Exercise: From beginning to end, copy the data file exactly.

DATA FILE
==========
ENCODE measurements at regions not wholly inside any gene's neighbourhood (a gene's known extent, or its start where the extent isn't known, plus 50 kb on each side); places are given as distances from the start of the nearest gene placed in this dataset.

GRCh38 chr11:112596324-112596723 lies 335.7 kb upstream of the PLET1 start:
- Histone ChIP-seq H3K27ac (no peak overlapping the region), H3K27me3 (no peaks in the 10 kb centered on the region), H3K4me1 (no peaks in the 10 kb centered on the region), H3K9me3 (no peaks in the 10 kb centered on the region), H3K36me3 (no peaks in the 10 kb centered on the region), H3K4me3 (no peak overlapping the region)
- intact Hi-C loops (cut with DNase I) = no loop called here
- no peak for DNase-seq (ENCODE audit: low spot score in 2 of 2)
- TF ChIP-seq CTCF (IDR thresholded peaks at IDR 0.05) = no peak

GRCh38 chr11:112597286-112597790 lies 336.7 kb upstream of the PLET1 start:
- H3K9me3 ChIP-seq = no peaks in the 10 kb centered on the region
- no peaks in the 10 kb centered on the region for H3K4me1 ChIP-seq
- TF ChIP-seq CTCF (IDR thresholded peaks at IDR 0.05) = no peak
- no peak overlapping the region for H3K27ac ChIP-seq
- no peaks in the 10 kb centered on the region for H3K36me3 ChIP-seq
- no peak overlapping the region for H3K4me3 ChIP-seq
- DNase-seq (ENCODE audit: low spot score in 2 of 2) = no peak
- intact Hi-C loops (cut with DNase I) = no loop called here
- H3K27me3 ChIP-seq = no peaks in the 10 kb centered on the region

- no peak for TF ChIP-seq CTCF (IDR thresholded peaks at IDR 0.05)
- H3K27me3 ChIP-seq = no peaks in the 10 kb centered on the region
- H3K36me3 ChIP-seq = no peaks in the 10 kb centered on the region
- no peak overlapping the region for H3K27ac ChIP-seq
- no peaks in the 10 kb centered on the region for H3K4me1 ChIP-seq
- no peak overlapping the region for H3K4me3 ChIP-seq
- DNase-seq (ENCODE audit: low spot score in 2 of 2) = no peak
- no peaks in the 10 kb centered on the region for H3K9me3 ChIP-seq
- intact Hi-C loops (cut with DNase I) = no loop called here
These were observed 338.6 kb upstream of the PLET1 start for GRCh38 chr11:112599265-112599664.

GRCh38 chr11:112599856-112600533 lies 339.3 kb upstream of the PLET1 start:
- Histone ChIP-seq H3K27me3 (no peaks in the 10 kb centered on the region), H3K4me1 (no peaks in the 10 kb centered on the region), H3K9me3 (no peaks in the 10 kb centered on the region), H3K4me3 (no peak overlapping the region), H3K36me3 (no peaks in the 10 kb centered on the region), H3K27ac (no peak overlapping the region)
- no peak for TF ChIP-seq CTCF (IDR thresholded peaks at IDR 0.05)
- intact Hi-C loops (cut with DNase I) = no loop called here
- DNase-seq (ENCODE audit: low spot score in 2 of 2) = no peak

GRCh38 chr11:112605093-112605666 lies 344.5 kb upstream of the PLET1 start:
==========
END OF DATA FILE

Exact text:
ENCODE measurements at regions not wholly inside any gene's neighbourhood (a gene's known extent, or its start where the extent isn't known, plus 50 kb on each side); places are given as distances from the start of the nearest gene placed in this dataset.

GRCh38 chr11:112596324-112596723 lies 335.7 kb upstream of the PLET1 start:
- Histone ChIP-seq H3K27ac (no peak overlapping the region), H3K27me3 (no peaks in the 10 kb centered on the region), H3K4me1 (no peaks in the 10 kb centered on the region), H3K9me3 (no peaks in the 10 kb centered on the region), H3K36me3 (no peaks in the 10 kb centered on the region), H3K4me3 (no peak overlapping the region)
- intact Hi-C loops (cut with DNase I) = no loop called here
- no peak for DNase-seq (ENCODE audit: low spot score in 2 of 2)
- TF ChIP-seq CTCF (IDR thresholded peaks at IDR 0.05) = no peak

GRCh38 chr11:112597286-112597790 lies 336.7 kb upstream of the PLET1 start:
- H3K9me3 ChIP-seq = no peaks in the 10 kb centered on the region
- no peaks in the 10 kb centered on the region for H3K4me1 ChIP-seq
- TF ChIP-seq CTCF (IDR thresholded peaks at IDR 0.05) = no peak
- no peak overlapping the region for H3K27ac ChIP-seq
- no peaks in the 10 kb centered on the region for H3K36me3 ChIP-seq
- no peak overlapping the region for H3K4me3 ChIP-seq
- DNase-seq (ENCODE audit: low spot score in 2 of 2) = no peak
- intact Hi-C loops (cut with DNase I) = no loop called here
- H3K27me3 ChIP-seq = no peaks in the 10 kb centered on the region

- no peak for TF ChIP-seq CTCF (IDR thresholded peaks at IDR 0.05)
- H3K27me3 ChIP-seq = no peaks in the 10 kb centered on the region
- H3K36me3 ChIP-seq = no peaks in the 10 kb centered on the region
- no peak overlapping the region for H3K27ac ChIP-seq
- no peaks in the 10 kb centered on the region for H3K4me1 ChIP-seq
- no peak overlapping the region for H3K4me3 ChIP-seq
- DNase-seq (ENCODE audit: low spot score in 2 of 2) = no peak
- no peaks in the 10 kb centered on the region for H3K9me3 ChIP-seq
- intact Hi-C loops (cut with DNase I) = no loop called here
These were observed 338.6 kb upstream of the PLET1 start for GRCh38 chr11:112599265-112599664.

GRCh38 chr11:112599856-112600533 lies 339.3 kb upstream of the PLET1 start:
- Histone ChIP-seq H3K27me3 (no peaks in the 10 kb centered on the region), H3K4me1 (no peaks in the 10 kb centered on the region), H3K9me3 (no peaks in the 10 kb centered on the region), H3K4me3 (no peak overlapping the region), H3K36me3 (no peaks in the 10 kb centered on the region), H3K27ac (no peak overlapping the region)
- no peak for TF ChIP-seq CTCF (IDR thresholded peaks at IDR 0.05)
- intact Hi-C loops (cut with DNase I) = no loop called here
- DNase-seq (ENCODE audit: low spot score in 2 of 2) = no peak

GRCh38 chr11:112605093-112605666 lies 344.5 kb upstream of the PLET1 start: